For colour and drip loss measurements 2 slices of the MTL, 25 mm thick, were removed from the anterior end of the left side of each carcass at the position of the 6th thoracic vertebra. Drip loss was determined according to the procedure described by Honikel10, with the samples weighed individually and placed, under atmospheric pressure, in a net enclosed in a polythene bag in such a manner that the exudate did not come into contact with the sample, but collected in the bag. The samples were stored for 48 h at 2 ºC, after which they were removed, touch dried with tissue paper and reweighed. An additional drip loss determination was done with the 2nd sample consisting of a circular cut portion of the MLT 3 cm in diameter and weighing approximately 30 g, as described by Kauffman et al.14. The procedures to determine drip loss on these samples were similar to that described by Honikel10. Drip loss is reported as the weight loss as a percentage of the original weight of the sample for both types of drip loss determination. Colour was measured using a hand held Gardner colorimeter (D65 illumination, 10º aperture) to determine L*, a* and b* values2. Fresh meat colour was determined on a portion of the MLT after blooming for 1 hour as described by Honikel12.
ANOVA was performed on all the variables measured using the General Linear Models (GLM) procedure of SAS24. A full model was used to determine the presence of any 2-way interaction (within each pig producer/road). The model is Yj=µ+Lj+ ej, where Yj = dependent variable, µ = overall mean, Lj = lairage time effect, and ej = residual. Differences between the variables were reported as being significant if the probability of rejection of Ho < 5 %.
The mean values of the carcass and meat quality characteristics measured for the pigs from both producers are presented in Table 1. Analysis of the carcass data only indicate a difference (P < 0.05) in warm carcass weight between the highest and lowest means (road A, 24 h lairage vs road B, 24 h lairage), with fat thickness and lean content showing only a small variation (P > 0.05) between the 4 groups. Road × lairage time interaction was insignificant for all carcass quality characteristics (warm carcass weight, fat thickness and percentage predicted lean content).
Comparison of the initial pH values (pH45) shows a dissimilar pattern between roads, with the pigs travelling on road A that were rested for 24 h having higher pH45 values (P < 0.05) compared with those slaughtered after2hof lairage holding. The results for road B show the opposite, with the pigs held for 24 h having lower initial pH values (P < 0.05) compared with those slaughtered after only 2 h. The difference between road conditions (and thus the pre-slaughter environment prior to offloading at the abattoir) on pH45, when comparing the results for the 2 h lairage time, is significantly different, with the pigs from road B having a higher mean pH45 when compared with road A. The significant differences in pH24 values showed an opposite trend to those for pH45. Both drip loss measurements (measured both as a portion of the loin which included fat and bone and the MLT alone), was lowest for the pigs from road B which were rested for 24 h when compared with the pigs in the other 3 groups. Comparing drip loss from the MLT between lairage times within road factors does indicate that lairage for 24 h reduces drip loss significantly. Means for reflectance (L*) and colour (a* and b*) values suggest a similar pattern to that of both drip loss measurements, with the pigs from road B having the lowest means for the descriptive colour values of all 3 groups. Resting for 24 h does show a decrease in L*, a* and b* values when comparing lairage times between roads, but only differing (P < 0.05) for road B.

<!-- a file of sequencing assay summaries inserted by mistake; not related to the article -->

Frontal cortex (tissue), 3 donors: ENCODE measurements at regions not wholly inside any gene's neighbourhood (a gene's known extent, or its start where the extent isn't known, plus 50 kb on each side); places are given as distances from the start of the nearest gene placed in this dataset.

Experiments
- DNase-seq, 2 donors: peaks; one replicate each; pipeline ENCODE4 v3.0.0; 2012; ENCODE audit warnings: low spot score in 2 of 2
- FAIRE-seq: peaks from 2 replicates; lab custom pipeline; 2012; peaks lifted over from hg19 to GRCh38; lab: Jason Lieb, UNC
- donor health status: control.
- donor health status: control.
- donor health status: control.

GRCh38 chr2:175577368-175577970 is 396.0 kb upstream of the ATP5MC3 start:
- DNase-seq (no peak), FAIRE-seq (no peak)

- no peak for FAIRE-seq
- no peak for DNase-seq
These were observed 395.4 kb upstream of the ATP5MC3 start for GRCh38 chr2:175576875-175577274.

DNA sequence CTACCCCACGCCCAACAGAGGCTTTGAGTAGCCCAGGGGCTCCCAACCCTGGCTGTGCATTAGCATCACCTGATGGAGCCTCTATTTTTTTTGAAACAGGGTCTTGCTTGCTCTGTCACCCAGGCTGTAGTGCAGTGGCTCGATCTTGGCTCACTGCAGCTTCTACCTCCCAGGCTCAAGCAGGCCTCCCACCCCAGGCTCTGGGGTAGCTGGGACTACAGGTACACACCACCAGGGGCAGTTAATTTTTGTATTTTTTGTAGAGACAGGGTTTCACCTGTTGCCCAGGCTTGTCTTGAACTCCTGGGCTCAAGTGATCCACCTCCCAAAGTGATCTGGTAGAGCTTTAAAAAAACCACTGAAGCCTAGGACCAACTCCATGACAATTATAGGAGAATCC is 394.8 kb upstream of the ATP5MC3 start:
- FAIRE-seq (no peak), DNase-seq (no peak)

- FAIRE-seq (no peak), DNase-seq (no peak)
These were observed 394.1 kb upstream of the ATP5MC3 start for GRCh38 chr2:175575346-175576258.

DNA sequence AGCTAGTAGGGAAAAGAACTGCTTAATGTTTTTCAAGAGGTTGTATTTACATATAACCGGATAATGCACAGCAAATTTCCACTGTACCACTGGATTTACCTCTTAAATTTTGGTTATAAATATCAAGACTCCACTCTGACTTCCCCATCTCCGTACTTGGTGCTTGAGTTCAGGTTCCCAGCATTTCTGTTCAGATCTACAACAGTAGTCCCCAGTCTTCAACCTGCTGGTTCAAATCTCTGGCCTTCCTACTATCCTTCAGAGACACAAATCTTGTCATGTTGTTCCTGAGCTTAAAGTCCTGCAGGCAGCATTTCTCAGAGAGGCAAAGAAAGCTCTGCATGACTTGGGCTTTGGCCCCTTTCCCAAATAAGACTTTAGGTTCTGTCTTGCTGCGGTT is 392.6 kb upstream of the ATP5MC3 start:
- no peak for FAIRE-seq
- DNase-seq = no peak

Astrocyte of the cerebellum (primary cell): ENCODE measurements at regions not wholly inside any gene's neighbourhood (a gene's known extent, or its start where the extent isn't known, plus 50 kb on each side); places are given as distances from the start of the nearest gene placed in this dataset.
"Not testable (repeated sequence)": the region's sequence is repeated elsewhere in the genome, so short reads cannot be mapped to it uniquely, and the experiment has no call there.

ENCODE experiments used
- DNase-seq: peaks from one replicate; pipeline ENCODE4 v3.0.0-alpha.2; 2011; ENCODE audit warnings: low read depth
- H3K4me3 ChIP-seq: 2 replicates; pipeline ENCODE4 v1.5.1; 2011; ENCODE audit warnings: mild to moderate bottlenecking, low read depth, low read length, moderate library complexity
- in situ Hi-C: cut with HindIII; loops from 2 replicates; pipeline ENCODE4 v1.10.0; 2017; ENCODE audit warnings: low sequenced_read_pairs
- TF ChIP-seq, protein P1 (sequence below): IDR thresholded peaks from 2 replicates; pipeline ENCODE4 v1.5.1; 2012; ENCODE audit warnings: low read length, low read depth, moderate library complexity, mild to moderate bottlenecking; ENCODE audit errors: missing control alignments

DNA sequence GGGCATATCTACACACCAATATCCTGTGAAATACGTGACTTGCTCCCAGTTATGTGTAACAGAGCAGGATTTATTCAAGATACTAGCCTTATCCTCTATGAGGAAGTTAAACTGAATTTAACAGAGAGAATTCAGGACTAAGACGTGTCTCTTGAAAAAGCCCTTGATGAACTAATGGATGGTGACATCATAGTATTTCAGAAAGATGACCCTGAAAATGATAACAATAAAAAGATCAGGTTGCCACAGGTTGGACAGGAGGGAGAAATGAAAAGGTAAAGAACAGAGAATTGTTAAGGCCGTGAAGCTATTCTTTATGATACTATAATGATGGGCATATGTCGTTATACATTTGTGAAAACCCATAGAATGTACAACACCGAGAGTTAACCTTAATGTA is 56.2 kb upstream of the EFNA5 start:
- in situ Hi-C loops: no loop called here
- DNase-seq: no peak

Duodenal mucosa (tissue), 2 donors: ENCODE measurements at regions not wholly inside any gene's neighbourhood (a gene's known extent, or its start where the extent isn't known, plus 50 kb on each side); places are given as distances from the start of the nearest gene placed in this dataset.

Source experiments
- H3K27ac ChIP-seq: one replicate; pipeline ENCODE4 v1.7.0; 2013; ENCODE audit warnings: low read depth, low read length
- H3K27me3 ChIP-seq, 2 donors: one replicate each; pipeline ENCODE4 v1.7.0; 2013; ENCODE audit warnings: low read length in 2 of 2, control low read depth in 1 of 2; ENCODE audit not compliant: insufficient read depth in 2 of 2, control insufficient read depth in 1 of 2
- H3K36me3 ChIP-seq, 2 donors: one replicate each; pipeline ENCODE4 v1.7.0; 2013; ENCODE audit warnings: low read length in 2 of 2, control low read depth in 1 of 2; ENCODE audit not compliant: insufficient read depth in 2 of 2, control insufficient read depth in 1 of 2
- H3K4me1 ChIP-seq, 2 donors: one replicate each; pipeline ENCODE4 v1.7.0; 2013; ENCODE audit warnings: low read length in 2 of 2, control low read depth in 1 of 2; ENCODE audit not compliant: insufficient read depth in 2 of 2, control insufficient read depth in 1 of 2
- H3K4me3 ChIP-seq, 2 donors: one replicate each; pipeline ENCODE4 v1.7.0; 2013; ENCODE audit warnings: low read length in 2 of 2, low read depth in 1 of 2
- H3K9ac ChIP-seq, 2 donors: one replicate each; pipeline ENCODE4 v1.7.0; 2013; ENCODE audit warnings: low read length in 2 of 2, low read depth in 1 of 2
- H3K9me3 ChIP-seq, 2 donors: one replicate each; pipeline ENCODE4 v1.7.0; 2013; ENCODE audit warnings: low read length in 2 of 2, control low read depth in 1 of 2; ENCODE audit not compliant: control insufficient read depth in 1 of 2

The effects of pre-slaughter handling, and more specifically transport distances and lairage holding times, on meat quality of pigs have been well documented9, 13, 19, 20, 30. However, these results often seem to be in conflict with respect to the effect on ultimate meat quality when measured as drip loss, colour, and pH (both initial and ultimate). The accuracy of the results from this investigation, conducted in a commercial environment following procedures currently practised by South African producers and abattoirs alike, is limited by the fact that road transportation effects could not be separated from producer effects. The latter include factors such as diet composition, handling procedures during loading, different genetics, etc. However, owing to the limited extent of pig production in South Africa, it can be accepted that genetic variation between producers is small. Furthermore, standard husbandry protocols were practised by both producers. Thus, differences in meat quality detected in the present study could partly be attributed to stress caused by road transportation and lairage times.